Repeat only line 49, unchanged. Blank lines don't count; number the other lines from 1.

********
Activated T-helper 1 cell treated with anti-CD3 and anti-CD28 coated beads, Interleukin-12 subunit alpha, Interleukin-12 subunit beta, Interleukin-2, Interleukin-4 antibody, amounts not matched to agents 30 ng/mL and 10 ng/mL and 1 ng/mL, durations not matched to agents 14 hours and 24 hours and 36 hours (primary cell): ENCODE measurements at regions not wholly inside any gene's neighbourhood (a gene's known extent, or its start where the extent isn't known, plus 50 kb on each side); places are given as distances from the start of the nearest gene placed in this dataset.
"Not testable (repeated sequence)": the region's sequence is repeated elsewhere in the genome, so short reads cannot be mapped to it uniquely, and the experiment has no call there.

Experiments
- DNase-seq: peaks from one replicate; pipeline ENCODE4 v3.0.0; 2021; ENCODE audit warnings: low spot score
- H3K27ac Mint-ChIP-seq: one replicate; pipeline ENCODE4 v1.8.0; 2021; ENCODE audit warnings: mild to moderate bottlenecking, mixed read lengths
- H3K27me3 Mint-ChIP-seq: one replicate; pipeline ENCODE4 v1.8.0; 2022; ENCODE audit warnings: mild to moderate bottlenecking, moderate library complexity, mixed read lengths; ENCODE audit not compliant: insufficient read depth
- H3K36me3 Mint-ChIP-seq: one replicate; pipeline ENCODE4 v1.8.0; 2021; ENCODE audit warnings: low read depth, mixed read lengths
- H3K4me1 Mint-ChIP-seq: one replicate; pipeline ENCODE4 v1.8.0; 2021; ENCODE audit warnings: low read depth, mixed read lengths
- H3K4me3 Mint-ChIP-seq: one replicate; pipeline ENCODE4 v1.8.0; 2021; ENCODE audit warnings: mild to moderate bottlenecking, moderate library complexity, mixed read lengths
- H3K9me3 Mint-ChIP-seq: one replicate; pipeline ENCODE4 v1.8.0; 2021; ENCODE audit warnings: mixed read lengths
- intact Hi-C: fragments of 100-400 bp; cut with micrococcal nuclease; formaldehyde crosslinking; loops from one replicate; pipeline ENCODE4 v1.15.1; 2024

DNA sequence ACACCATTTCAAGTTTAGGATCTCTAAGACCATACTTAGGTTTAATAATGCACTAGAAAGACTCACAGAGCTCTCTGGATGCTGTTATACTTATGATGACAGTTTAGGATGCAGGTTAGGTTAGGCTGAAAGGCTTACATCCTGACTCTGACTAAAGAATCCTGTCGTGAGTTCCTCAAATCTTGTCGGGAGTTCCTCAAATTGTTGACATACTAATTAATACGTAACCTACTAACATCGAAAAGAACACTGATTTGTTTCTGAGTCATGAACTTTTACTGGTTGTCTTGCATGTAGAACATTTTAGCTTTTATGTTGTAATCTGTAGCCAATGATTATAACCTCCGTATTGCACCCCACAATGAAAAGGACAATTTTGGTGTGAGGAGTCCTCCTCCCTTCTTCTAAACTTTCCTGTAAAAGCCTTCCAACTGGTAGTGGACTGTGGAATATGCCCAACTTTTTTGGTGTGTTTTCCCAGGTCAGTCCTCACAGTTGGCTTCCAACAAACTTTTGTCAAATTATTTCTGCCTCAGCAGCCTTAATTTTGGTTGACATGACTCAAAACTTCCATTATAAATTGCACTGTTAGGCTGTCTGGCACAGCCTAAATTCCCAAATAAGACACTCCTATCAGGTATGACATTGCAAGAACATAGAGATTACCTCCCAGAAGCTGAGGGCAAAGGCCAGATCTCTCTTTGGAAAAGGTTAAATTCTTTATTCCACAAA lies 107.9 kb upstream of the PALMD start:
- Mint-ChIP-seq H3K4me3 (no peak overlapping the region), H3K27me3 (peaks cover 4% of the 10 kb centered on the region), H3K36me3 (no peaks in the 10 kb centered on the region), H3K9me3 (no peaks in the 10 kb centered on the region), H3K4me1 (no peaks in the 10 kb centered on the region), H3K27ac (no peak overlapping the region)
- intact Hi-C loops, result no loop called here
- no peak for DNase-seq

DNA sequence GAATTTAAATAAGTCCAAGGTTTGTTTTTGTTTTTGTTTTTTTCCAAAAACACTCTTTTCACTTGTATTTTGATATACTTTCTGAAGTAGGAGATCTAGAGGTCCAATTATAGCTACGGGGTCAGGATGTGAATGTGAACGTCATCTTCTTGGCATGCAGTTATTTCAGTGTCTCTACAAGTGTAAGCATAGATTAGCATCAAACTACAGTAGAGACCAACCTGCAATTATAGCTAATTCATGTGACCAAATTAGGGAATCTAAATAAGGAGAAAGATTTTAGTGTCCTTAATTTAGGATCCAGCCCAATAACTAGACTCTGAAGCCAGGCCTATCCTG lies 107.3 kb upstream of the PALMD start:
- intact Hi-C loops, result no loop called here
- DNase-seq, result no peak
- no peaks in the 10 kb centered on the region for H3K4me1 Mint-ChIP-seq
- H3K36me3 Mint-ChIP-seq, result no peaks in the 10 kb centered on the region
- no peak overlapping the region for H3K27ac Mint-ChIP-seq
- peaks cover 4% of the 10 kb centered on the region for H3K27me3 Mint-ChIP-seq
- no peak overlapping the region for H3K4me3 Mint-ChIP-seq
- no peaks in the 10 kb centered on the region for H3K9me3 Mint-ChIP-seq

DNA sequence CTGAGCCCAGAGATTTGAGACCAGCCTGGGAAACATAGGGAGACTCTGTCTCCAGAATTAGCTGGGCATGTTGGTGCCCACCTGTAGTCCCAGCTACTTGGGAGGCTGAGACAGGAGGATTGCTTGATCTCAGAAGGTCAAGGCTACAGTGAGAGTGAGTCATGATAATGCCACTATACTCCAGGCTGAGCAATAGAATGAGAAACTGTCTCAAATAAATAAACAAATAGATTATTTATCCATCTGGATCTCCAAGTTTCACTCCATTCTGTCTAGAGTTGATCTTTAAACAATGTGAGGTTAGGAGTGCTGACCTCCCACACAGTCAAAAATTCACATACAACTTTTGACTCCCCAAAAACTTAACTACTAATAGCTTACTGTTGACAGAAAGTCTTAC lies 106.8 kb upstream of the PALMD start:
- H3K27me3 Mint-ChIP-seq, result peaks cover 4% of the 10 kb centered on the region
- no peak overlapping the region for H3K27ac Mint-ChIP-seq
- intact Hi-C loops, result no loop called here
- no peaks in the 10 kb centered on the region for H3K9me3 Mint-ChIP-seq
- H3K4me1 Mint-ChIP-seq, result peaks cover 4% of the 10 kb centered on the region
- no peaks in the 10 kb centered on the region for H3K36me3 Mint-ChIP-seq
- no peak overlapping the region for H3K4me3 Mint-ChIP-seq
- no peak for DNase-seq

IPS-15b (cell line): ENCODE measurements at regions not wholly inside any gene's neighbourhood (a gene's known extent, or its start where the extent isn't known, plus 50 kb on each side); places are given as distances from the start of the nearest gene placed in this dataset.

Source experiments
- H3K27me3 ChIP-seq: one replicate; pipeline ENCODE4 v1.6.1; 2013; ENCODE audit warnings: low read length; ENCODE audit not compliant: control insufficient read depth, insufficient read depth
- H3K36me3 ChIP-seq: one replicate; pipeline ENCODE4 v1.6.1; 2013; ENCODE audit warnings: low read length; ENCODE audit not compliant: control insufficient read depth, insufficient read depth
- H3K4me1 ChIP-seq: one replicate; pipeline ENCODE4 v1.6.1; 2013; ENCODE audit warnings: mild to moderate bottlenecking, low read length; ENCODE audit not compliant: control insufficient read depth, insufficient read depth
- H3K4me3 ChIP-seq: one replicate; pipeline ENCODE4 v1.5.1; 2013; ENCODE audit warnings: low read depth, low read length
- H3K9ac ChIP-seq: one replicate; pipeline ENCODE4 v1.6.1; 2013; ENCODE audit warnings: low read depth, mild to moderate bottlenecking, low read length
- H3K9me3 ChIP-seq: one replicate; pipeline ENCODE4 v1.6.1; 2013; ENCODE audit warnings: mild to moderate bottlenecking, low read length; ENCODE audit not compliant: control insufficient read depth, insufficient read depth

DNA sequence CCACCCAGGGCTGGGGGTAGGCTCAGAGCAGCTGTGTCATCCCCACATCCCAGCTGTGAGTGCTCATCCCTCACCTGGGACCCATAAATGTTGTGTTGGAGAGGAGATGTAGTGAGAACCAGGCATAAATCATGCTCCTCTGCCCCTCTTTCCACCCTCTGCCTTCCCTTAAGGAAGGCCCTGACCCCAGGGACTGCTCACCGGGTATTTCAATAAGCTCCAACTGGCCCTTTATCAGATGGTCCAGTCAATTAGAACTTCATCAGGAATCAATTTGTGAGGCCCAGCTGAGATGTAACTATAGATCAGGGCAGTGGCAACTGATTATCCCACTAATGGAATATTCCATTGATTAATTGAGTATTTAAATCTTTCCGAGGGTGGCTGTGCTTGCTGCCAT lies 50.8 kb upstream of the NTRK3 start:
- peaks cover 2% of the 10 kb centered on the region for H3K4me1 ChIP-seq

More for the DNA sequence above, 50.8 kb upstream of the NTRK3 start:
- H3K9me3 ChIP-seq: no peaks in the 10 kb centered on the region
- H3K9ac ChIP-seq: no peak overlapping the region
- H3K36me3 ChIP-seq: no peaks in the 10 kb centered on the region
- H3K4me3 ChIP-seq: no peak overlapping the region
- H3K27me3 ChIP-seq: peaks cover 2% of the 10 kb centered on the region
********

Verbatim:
- H3K27me3 ChIP-seq: peaks cover 2% of the 10 kb centered on the region